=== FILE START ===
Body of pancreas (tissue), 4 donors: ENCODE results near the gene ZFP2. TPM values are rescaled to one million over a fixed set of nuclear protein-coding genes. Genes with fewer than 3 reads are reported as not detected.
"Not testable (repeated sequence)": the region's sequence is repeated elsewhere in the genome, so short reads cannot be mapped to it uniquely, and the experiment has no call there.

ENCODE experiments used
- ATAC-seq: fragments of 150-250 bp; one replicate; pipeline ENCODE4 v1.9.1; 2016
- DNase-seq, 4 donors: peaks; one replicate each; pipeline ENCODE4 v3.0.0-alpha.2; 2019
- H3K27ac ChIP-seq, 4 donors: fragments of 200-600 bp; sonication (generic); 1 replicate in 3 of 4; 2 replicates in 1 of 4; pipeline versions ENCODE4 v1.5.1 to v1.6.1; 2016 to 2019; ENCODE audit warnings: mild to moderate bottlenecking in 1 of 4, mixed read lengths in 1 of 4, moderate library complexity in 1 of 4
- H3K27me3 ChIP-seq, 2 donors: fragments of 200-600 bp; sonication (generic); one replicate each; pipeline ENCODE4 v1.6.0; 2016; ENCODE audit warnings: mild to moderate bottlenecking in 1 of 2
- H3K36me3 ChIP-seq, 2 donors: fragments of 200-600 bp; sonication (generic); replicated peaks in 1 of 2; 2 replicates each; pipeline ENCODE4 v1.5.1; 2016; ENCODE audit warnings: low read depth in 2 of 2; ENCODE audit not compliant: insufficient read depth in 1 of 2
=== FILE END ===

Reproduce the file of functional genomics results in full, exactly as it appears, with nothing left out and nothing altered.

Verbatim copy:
Body of pancreas (tissue), 4 donors: ENCODE results near the gene ZFP2. TPM values are rescaled to one million over a fixed set of nuclear protein-coding genes. Genes with fewer than 3 reads are reported as not detected.
"Not testable (repeated sequence)": the region's sequence is repeated elsewhere in the genome, so short reads cannot be mapped to it uniquely, and the experiment has no call there.

ENCODE experiments used
- ATAC-seq: fragments of 150-250 bp; one replicate; pipeline ENCODE4 v1.9.1; 2016
- DNase-seq, 4 donors: peaks; one replicate each; pipeline ENCODE4 v3.0.0-alpha.2; 2019
- H3K27ac ChIP-seq, 4 donors: fragments of 200-600 bp; sonication (generic); 1 replicate in 3 of 4; 2 replicates in 1 of 4; pipeline versions ENCODE4 v1.5.1 to v1.6.1; 2016 to 2019; ENCODE audit warnings: mild to moderate bottlenecking in 1 of 4, mixed read lengths in 1 of 4, moderate library complexity in 1 of 4
- H3K27me3 ChIP-seq, 2 donors: fragments of 200-600 bp; sonication (generic); one replicate each; pipeline ENCODE4 v1.6.0; 2016; ENCODE audit warnings: mild to moderate bottlenecking in 1 of 2
- H3K36me3 ChIP-seq, 2 donors: fragments of 200-600 bp; sonication (generic); replicated peaks in 1 of 2; 2 replicates each; pipeline ENCODE4 v1.5.1; 2016; ENCODE audit warnings: low read depth in 2 of 2; ENCODE audit not compliant: insufficient read depth in 1 of 2